With regard to the demands of the population of Sool and Sanaag of Somaliland, our government is willing to listen to and receive any legitimate request from every sector of our society in the country. In fact, a conference is planned between the government and community leaders in those areas in which all aspects will be discussed and discussed.

The next general elections in Somaliland were originally scheduled for 2015, but were delayed until March 28, 2017, and limited to the presidential election, postponing the parliamentary elections. This, coupled with the tensions of 2012 during local elections, has generated some concern, both local and international, about the state-building process in Somaliland and especially its democratization process. What are the prospects for the next elections in relation to democratic consolidation? What are the main issues facing the current state-building process?

Elections are important and complicated processes, especially in a country like Somaliland without political recognition, limited financial resources and an international economic blockade. Even with all these factors against us, we remain committed to the electoral processes and will elect our 5th president on March 28, 2017, a rare occurrence in our region. I think those who criticize us should look 25 years ago and find out where we came from until becoming one of the best African democracies.

Yes, we are aware that some friendly countries and one of the local politicians have raised some concerns about the separation of parliamentary and presidential elections, but President Ahmed Mohamed Silanyo knows the importance of holding a successful election more than any outside power, And showed great leadership in deciding to separate the presidential and parliamentary elections after consulting all parties involved, who recommended and promised to support the president’s decision. I think the President has made the right decision on this important matter.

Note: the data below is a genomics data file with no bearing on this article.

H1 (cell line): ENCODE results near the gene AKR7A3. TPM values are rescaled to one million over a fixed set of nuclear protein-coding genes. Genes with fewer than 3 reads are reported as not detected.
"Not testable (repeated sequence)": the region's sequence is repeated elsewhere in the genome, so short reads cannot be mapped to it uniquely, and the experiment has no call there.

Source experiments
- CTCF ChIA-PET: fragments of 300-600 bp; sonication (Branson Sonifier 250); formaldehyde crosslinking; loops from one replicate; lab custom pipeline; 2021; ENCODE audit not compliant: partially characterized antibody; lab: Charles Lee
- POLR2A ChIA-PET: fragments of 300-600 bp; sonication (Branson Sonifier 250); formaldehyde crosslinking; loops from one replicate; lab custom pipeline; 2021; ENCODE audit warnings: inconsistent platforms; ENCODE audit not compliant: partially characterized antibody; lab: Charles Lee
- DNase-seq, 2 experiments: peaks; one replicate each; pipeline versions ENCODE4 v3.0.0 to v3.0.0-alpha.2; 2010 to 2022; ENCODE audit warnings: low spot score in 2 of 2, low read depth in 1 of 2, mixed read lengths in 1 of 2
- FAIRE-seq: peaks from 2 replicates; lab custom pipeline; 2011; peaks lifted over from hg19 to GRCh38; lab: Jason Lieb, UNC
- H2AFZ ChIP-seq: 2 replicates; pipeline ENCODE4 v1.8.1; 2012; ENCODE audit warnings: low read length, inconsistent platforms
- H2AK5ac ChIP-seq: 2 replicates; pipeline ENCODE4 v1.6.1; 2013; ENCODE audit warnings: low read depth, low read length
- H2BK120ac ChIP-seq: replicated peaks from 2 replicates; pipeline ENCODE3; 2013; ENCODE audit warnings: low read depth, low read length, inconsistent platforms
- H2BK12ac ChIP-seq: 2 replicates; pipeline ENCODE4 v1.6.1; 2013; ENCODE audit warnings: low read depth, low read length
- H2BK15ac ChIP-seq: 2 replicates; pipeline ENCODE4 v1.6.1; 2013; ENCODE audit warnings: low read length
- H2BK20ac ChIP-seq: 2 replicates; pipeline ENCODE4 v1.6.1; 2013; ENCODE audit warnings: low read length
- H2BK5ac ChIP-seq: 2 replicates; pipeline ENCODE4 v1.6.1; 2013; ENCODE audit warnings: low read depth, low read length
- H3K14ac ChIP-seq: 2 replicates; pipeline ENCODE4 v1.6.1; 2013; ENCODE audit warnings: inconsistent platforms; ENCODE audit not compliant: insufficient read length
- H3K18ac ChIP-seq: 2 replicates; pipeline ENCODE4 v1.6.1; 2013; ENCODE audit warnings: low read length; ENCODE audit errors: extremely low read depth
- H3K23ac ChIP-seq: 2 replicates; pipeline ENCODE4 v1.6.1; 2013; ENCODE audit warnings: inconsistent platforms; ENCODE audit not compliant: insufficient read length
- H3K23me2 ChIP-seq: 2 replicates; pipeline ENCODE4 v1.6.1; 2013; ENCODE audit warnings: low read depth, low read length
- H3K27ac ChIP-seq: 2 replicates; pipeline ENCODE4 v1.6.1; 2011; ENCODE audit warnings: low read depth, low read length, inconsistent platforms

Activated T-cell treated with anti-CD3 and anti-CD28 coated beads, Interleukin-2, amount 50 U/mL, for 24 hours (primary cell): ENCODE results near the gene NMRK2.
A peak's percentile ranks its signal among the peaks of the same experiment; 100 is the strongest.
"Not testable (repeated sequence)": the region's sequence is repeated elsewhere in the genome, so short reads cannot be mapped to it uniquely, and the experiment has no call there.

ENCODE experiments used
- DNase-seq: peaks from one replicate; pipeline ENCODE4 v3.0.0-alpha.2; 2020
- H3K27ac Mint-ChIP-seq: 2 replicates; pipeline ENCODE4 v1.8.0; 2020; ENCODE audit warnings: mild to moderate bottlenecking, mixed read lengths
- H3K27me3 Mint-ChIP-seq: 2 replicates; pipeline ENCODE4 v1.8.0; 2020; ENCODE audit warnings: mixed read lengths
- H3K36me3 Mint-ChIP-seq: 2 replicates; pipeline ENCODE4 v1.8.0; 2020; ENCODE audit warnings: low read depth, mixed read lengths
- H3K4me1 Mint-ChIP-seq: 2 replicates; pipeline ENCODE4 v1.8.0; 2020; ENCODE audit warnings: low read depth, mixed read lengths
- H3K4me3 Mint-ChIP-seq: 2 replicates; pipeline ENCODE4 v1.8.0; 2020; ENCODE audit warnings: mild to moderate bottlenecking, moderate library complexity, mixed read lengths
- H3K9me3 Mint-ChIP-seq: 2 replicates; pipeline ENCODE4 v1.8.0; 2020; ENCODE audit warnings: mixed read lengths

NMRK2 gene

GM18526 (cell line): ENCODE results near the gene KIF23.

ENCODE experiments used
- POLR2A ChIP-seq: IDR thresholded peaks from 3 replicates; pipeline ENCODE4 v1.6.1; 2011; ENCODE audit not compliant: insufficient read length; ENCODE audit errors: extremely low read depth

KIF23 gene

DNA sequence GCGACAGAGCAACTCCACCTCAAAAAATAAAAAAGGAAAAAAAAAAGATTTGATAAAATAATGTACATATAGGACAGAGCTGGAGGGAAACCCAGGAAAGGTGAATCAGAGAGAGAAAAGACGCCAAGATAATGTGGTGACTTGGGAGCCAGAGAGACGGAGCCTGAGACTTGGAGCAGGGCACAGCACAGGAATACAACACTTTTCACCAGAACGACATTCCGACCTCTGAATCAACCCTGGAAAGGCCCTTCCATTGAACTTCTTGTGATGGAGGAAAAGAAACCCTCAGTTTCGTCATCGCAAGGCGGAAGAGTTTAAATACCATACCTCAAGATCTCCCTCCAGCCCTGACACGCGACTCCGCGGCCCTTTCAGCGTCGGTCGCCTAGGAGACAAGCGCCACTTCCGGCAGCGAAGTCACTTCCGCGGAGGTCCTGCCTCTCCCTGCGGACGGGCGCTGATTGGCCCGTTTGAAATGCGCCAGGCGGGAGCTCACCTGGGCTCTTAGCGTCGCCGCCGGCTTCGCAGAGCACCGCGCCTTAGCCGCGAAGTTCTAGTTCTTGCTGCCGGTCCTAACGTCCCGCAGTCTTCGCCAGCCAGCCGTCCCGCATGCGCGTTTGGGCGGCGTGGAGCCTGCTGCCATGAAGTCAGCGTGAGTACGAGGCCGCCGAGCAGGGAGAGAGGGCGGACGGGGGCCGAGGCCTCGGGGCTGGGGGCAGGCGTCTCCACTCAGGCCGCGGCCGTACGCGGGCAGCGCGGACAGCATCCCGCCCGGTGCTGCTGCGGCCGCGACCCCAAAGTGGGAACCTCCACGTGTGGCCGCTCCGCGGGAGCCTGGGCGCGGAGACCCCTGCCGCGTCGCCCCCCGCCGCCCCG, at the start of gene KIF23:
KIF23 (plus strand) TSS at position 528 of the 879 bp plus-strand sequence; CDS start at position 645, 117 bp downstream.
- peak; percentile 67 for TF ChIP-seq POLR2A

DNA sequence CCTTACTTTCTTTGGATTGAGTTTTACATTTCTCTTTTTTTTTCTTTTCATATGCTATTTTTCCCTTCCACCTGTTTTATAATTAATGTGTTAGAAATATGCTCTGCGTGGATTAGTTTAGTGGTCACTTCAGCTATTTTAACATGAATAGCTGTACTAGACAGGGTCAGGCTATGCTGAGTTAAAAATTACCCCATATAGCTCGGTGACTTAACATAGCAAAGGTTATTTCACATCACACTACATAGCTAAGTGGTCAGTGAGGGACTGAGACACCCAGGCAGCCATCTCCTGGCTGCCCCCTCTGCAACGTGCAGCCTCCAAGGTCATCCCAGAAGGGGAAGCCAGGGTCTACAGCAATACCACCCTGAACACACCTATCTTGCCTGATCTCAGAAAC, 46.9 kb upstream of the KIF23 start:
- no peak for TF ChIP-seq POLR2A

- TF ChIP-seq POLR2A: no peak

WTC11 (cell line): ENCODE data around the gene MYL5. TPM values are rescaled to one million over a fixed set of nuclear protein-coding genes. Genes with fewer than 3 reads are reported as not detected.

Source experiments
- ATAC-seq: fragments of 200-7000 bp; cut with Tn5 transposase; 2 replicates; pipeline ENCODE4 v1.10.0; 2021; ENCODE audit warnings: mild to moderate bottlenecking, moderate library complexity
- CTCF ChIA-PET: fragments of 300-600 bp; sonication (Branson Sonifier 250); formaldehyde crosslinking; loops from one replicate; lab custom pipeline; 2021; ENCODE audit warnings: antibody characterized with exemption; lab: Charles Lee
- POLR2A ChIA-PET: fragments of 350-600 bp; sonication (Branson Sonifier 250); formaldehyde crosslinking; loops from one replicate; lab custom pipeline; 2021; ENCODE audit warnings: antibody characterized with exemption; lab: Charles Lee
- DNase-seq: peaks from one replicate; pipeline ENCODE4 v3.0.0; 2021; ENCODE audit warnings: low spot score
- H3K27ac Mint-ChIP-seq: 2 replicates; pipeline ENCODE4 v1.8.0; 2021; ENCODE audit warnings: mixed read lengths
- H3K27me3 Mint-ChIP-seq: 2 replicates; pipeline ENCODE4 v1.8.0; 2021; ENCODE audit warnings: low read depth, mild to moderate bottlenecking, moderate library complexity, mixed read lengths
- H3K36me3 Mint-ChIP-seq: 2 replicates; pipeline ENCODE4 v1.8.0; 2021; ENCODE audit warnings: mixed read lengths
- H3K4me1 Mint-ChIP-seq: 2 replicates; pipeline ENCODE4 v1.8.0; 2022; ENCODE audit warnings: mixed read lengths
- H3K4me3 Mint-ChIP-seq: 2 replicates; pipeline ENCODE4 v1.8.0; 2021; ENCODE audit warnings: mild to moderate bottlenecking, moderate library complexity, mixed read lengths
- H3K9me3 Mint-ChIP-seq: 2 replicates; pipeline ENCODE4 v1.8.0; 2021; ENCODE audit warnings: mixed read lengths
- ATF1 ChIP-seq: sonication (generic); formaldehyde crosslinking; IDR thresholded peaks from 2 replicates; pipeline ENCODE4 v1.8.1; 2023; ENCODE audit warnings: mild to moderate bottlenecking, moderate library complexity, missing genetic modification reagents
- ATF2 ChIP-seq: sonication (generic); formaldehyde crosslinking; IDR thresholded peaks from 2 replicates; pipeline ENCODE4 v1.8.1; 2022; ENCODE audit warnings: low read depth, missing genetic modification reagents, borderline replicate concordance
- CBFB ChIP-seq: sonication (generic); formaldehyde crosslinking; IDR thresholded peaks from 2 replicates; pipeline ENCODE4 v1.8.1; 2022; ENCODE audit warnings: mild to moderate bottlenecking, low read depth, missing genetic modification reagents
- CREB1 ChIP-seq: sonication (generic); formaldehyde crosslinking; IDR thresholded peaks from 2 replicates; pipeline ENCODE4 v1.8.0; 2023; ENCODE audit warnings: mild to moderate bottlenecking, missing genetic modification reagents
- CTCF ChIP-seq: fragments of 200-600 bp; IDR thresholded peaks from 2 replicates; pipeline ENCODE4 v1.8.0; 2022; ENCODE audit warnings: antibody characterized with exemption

The parliamentary elections have been postponed because the spokesman of our parliament and his fellow deputies have failed to make the necessary law to hold the elections. The spokesman himself is the leader of one of the opposition parties, and is fully aware that until this law does not exist, there will be no parliamentary elections in the country

I would also like to remind the international community that we have maintained 25 years of peace and stability in making our own decisions in a thoughtful way on important issues like this and that we do not like being forced to make decisions that can put in check the continuous progress that we are doing. Somaliland is committed to holding presidential elections on March 28, 2017 and needs help to do so, not pressures that could derail the entire democratic process.